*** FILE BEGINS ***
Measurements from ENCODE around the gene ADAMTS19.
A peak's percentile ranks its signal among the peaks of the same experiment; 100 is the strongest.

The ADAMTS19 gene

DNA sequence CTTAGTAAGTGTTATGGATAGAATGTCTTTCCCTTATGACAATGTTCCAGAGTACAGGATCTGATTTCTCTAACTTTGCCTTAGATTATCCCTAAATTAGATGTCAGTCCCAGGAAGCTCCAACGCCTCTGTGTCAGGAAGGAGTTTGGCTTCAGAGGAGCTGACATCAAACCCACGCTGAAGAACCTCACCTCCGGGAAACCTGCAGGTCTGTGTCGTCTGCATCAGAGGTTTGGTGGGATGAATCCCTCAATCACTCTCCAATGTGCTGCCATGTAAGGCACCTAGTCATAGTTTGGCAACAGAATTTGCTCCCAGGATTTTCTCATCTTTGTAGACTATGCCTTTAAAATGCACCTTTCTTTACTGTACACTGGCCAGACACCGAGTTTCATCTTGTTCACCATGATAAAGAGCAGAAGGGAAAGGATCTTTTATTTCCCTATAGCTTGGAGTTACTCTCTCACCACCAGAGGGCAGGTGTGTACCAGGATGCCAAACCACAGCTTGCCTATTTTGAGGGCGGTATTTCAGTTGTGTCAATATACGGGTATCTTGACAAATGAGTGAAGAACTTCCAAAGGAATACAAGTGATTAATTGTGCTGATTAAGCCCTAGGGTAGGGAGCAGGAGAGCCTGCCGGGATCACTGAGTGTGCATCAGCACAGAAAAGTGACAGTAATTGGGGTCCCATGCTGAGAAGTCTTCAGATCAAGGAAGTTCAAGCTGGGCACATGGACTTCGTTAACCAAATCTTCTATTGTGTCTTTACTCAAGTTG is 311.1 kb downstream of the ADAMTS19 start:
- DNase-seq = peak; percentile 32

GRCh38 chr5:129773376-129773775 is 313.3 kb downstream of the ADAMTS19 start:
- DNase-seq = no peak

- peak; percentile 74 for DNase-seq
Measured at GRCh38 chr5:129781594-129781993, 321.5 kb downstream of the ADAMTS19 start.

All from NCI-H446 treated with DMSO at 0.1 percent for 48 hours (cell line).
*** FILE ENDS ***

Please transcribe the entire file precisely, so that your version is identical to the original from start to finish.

Measurements from ENCODE around the gene ADAMTS19.
A peak's percentile ranks its signal among the peaks of the same experiment; 100 is the strongest.

The ADAMTS19 gene

DNA sequence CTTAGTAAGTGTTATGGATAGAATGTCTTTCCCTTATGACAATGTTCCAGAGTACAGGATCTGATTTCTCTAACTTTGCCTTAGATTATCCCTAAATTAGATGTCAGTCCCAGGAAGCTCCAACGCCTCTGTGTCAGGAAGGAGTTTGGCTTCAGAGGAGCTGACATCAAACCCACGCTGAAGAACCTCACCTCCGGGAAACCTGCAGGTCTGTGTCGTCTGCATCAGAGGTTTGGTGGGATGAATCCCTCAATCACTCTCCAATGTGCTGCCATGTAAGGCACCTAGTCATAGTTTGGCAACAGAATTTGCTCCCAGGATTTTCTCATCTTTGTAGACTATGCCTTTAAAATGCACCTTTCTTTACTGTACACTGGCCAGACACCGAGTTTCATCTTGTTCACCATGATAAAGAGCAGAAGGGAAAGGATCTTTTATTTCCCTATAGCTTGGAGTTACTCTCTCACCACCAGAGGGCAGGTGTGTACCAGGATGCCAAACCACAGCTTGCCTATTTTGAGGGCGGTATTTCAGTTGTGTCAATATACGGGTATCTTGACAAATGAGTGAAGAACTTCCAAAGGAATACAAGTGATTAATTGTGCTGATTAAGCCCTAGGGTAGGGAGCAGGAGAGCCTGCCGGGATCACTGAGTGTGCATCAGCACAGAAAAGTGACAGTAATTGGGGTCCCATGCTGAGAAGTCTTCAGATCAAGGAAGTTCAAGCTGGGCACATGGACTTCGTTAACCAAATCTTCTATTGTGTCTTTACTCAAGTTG is 311.1 kb downstream of the ADAMTS19 start:
- DNase-seq = peak; percentile 32

GRCh38 chr5:129773376-129773775 is 313.3 kb downstream of the ADAMTS19 start:
- DNase-seq = no peak

- peak; percentile 74 for DNase-seq
Measured at GRCh38 chr5:129781594-129781993, 321.5 kb downstream of the ADAMTS19 start.

All from NCI-H446 treated with DMSO at 0.1 percent for 48 hours (cell line).